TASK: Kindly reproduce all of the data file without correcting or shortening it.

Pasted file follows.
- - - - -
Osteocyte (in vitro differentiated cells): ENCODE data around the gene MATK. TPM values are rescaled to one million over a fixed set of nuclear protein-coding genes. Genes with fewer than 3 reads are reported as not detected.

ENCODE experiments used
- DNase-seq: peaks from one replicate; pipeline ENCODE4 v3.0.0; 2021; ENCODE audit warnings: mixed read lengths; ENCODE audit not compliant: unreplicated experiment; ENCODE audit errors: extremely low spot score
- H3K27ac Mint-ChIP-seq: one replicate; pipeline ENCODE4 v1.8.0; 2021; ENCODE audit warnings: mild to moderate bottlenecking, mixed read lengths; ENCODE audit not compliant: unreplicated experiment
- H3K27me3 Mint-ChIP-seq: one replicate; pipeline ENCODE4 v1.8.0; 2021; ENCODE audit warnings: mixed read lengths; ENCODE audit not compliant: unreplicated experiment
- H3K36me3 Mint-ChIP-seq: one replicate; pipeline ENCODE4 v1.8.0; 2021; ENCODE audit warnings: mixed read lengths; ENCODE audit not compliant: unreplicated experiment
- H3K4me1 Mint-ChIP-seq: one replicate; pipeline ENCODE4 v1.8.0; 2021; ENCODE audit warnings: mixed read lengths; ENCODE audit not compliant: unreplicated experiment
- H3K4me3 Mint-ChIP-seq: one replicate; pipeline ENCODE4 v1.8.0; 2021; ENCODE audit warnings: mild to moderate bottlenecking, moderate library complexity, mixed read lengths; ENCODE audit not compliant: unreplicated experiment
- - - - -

Osteocyte (in vitro differentiated cells): ENCODE data around the gene MATK. TPM values are rescaled to one million over a fixed set of nuclear protein-coding genes. Genes with fewer than 3 reads are reported as not detected.

ENCODE experiments used
- DNase-seq: peaks from one replicate; pipeline ENCODE4 v3.0.0; 2021; ENCODE audit warnings: mixed read lengths; ENCODE audit not compliant: unreplicated experiment; ENCODE audit errors: extremely low spot score
- H3K27ac Mint-ChIP-seq: one replicate; pipeline ENCODE4 v1.8.0; 2021; ENCODE audit warnings: mild to moderate bottlenecking, mixed read lengths; ENCODE audit not compliant: unreplicated experiment
- H3K27me3 Mint-ChIP-seq: one replicate; pipeline ENCODE4 v1.8.0; 2021; ENCODE audit warnings: mixed read lengths; ENCODE audit not compliant: unreplicated experiment
- H3K36me3 Mint-ChIP-seq: one replicate; pipeline ENCODE4 v1.8.0; 2021; ENCODE audit warnings: mixed read lengths; ENCODE audit not compliant: unreplicated experiment
- H3K4me1 Mint-ChIP-seq: one replicate; pipeline ENCODE4 v1.8.0; 2021; ENCODE audit warnings: mixed read lengths; ENCODE audit not compliant: unreplicated experiment
- H3K4me3 Mint-ChIP-seq: one replicate; pipeline ENCODE4 v1.8.0; 2021; ENCODE audit warnings: mild to moderate bottlenecking, moderate library complexity, mixed read lengths; ENCODE audit not compliant: unreplicated experiment